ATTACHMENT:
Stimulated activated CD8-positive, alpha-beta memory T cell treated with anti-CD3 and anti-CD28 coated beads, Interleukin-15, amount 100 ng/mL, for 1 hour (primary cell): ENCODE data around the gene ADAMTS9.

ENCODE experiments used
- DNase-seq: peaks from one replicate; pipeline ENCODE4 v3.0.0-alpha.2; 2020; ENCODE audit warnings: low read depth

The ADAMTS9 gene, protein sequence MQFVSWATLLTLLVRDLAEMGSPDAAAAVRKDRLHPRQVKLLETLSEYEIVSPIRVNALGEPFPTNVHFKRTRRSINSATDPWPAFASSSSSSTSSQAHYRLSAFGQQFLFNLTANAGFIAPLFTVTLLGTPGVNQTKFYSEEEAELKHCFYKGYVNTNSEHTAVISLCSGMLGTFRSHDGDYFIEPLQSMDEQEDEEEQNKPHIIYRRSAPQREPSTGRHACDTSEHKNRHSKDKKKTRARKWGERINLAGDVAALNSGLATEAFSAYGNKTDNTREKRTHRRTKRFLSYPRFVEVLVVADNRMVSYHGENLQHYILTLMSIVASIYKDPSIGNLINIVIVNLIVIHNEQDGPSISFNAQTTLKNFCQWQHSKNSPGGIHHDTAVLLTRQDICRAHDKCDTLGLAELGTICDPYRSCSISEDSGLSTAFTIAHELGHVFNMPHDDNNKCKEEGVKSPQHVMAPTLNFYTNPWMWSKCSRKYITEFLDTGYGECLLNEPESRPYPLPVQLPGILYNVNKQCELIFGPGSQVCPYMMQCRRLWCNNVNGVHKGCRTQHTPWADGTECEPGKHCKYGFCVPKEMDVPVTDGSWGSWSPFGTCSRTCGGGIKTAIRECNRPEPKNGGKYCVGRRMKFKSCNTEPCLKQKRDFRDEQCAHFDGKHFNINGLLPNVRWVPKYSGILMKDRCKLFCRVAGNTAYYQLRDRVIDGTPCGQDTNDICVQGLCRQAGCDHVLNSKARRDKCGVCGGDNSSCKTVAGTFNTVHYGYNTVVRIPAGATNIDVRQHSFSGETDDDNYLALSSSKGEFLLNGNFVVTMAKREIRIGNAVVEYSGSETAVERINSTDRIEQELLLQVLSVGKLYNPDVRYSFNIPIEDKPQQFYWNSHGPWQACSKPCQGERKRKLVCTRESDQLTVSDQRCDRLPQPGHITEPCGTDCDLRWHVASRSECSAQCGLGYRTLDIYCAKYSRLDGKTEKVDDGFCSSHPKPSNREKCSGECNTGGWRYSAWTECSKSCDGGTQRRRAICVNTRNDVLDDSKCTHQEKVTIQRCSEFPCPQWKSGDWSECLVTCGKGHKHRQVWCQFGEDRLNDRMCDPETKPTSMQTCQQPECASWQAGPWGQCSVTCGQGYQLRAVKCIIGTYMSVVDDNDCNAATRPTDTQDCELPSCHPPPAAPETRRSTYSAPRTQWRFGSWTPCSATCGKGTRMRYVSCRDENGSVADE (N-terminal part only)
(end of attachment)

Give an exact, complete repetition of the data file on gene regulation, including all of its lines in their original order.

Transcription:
Stimulated activated CD8-positive, alpha-beta memory T cell treated with anti-CD3 and anti-CD28 coated beads, Interleukin-15, amount 100 ng/mL, for 1 hour (primary cell): ENCODE data around the gene ADAMTS9.

ENCODE experiments used
- DNase-seq: peaks from one replicate; pipeline ENCODE4 v3.0.0-alpha.2; 2020; ENCODE audit warnings: low read depth

The ADAMTS9 gene, protein sequence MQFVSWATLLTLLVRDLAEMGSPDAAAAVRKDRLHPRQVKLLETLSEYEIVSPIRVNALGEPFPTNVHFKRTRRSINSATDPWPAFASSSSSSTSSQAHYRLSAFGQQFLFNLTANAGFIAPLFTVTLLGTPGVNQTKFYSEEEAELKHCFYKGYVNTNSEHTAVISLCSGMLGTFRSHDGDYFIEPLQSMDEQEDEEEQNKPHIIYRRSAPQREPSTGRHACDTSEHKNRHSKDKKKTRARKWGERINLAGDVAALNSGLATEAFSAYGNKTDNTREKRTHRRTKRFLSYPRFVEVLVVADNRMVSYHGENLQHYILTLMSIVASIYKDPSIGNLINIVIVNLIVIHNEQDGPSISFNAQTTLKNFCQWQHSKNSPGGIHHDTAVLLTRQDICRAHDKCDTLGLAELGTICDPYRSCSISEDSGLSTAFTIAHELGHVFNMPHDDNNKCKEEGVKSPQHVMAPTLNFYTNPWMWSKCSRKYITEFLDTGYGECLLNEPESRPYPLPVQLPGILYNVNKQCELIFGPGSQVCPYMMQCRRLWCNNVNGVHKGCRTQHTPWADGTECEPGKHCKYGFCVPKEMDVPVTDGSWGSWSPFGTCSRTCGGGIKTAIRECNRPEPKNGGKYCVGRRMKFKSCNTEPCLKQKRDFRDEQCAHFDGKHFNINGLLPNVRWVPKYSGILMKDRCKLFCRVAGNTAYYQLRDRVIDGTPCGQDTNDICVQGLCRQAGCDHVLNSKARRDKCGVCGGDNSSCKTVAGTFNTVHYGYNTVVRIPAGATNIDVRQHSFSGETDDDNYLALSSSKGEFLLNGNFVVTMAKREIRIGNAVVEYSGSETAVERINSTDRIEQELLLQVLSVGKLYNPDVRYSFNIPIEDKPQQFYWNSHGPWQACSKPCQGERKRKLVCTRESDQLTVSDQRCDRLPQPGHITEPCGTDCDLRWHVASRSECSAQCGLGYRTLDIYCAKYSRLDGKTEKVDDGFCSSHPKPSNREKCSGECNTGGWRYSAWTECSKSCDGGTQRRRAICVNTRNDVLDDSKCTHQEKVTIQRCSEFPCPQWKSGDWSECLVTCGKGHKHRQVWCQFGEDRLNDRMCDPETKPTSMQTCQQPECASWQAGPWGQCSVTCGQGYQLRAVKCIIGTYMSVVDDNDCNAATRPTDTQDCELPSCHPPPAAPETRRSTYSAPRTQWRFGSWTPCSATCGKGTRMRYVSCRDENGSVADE (N-terminal part only)